While I wasn’t a huge fan of the romance, I will hold out from judging the entire series’ romance from this first book. I hope the next books will develop the relationships and romance between the characters more fully so that I may be able to feel more emotion toward them. But aside from my issues with the romantic relationships, this book was awesome, and I really enjoyed it.
Characters: I immediately found Elias to be a very likable character, and I loved his moral conflict with the Martial Empire, and the conflict it lead to with his best friend, Helene. Whereas Elias can’t bring himself to agree with the gruesome ways of the Empire, Helene follows them without question. And yet Helene, I think, claimed my heart the most out of anyone. I admired her steadfast loyalty, even when it broke her heart (especially when it broke her heart).
Laia, on the other hand, I found grated on me at times. She was constantly reflecting on the guilt she felt at the loss of her brother, which I understand, but reading it over and over got a bit tiring. However, Laia bugged me like a character in the first stage of development is supposed to. She was constantly getting herself into situations that could have been avoided. She never trusted the right people. She was supposed to be clever, yet it took time for her to prove that cleverness to me. She went through great development in this book alone, and I look forward to her development over the next three books. I have a feeling that by the end of the series, she is going to have come SO far, even if it will probably frustrate me in the process of getting there. Laia is a very human character.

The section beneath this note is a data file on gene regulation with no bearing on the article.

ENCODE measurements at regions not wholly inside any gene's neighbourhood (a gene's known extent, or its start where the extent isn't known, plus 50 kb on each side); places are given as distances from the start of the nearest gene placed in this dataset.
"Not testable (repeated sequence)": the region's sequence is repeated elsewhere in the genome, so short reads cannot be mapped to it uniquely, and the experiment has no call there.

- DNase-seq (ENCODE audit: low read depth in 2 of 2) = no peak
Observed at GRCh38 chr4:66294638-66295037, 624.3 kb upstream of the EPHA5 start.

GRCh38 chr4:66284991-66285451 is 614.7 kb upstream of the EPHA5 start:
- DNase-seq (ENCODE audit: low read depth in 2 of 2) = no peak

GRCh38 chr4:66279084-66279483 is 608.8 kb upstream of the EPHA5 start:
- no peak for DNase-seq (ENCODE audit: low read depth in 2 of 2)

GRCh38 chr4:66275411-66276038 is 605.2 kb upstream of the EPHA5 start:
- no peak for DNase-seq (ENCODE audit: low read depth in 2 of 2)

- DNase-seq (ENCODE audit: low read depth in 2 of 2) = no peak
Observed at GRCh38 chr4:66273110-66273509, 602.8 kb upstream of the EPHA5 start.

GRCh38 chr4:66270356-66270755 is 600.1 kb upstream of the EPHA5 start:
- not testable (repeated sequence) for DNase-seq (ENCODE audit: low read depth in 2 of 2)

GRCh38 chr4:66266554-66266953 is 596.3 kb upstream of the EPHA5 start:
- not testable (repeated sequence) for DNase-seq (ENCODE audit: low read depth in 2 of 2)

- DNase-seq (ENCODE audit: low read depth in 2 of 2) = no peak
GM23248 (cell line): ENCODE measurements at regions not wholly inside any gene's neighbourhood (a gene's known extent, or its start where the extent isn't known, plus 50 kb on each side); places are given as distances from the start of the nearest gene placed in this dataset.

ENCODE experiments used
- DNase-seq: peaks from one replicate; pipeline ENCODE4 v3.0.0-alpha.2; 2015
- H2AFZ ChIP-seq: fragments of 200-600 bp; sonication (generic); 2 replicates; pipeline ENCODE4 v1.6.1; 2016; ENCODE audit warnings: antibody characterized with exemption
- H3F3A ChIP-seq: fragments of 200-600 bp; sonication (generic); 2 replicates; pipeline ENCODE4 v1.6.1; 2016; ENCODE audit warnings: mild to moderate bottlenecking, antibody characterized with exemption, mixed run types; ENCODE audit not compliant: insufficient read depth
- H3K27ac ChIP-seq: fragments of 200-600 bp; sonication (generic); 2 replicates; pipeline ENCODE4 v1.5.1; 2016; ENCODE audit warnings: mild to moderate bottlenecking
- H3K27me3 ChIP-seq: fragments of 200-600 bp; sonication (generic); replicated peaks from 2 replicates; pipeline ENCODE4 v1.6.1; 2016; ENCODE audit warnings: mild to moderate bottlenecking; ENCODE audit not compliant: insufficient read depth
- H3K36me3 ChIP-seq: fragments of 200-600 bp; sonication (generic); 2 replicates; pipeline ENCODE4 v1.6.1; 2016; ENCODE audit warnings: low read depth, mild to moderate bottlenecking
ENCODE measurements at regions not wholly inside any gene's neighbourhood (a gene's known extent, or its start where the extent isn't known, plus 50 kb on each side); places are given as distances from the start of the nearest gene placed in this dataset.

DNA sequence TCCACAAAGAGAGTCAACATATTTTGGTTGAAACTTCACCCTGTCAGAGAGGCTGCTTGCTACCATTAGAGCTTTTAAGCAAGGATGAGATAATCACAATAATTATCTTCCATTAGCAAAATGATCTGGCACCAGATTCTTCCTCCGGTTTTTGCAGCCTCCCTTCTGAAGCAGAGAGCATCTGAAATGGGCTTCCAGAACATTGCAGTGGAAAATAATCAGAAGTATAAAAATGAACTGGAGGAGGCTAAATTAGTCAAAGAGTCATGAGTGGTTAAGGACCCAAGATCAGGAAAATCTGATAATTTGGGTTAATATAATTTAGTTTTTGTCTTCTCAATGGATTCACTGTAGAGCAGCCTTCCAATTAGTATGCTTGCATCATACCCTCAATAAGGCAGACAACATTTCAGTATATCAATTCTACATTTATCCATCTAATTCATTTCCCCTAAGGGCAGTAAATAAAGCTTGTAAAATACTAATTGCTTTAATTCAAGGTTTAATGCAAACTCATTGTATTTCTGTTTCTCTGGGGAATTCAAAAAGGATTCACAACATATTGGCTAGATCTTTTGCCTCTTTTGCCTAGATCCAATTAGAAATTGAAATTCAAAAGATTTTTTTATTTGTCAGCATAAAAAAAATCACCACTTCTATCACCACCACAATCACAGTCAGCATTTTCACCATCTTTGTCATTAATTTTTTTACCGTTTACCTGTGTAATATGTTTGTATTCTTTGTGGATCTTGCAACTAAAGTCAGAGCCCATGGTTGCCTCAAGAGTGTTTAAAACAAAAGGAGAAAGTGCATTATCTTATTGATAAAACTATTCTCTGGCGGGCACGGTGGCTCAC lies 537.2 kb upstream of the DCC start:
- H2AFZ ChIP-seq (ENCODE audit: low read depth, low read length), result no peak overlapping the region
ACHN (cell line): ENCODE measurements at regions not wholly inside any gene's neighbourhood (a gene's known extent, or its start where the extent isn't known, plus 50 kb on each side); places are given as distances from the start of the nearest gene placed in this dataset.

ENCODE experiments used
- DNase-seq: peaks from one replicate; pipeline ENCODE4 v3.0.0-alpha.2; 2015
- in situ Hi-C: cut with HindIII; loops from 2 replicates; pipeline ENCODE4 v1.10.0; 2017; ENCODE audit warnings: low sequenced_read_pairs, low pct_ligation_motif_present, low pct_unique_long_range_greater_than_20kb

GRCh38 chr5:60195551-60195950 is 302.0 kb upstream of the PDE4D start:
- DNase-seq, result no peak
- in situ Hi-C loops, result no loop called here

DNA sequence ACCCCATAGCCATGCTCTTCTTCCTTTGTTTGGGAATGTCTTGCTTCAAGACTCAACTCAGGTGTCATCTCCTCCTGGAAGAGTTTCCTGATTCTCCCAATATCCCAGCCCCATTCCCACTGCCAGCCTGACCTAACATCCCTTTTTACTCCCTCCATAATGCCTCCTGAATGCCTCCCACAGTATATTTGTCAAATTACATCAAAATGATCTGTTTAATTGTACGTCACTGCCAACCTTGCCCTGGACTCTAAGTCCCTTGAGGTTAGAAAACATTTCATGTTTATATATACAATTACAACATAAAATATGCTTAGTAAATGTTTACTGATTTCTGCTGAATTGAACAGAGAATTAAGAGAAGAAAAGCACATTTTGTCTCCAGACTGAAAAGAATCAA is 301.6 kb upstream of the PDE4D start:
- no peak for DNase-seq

Other characters I feel worth mentioning: Laia’s fellow slaves, Izzi and the Cook- loved them. Izzi was so sweet and Cook was smart and strong (I kept yelling at Laia to just LISTEN TO HER). While I wasn’t a fan of Keenan’s romance, I did like him as a character, perhaps because I like the broody type. Also, the Commandant, Elias’ mother. EEK. She makes Umbridge seem tame.
Writing: It was good, but not really my taste, which is to say, it was told in a rather dramatic first person narration (I don’t know why I love dramatic third person, but dramatic first person grates on me. More sentences seem to start with the word “and” in first person. Ex. “It was a test of courage, of strength. And I failed it.” I’m all about breaking the rules of grammar in fiction but the dramatic pause before “and” bugs me.). Still, it is good writing, and it’s a style that suits the story and tells it well. What I did love abut the structure was how each chapter alternates between Laia and Elias’ points of view. A chapter would end on a cliffhanger and I’d be forced to move on to the next chapter, which would bring me to the other half of the story, and that chapter would end on a completely different cliffhanger. I loved the tension it created, and it kept me going for just one more chapter every time.
Was I satisfied? This book gave me a very solid 4 star satisfaction rating, which is to say it was great except for the romance. It’s a fantastic start to a series and left much room for expansion plot-wise and character-wise, and I’ll definitely be reading the next book in the series, A Torch Against the Night.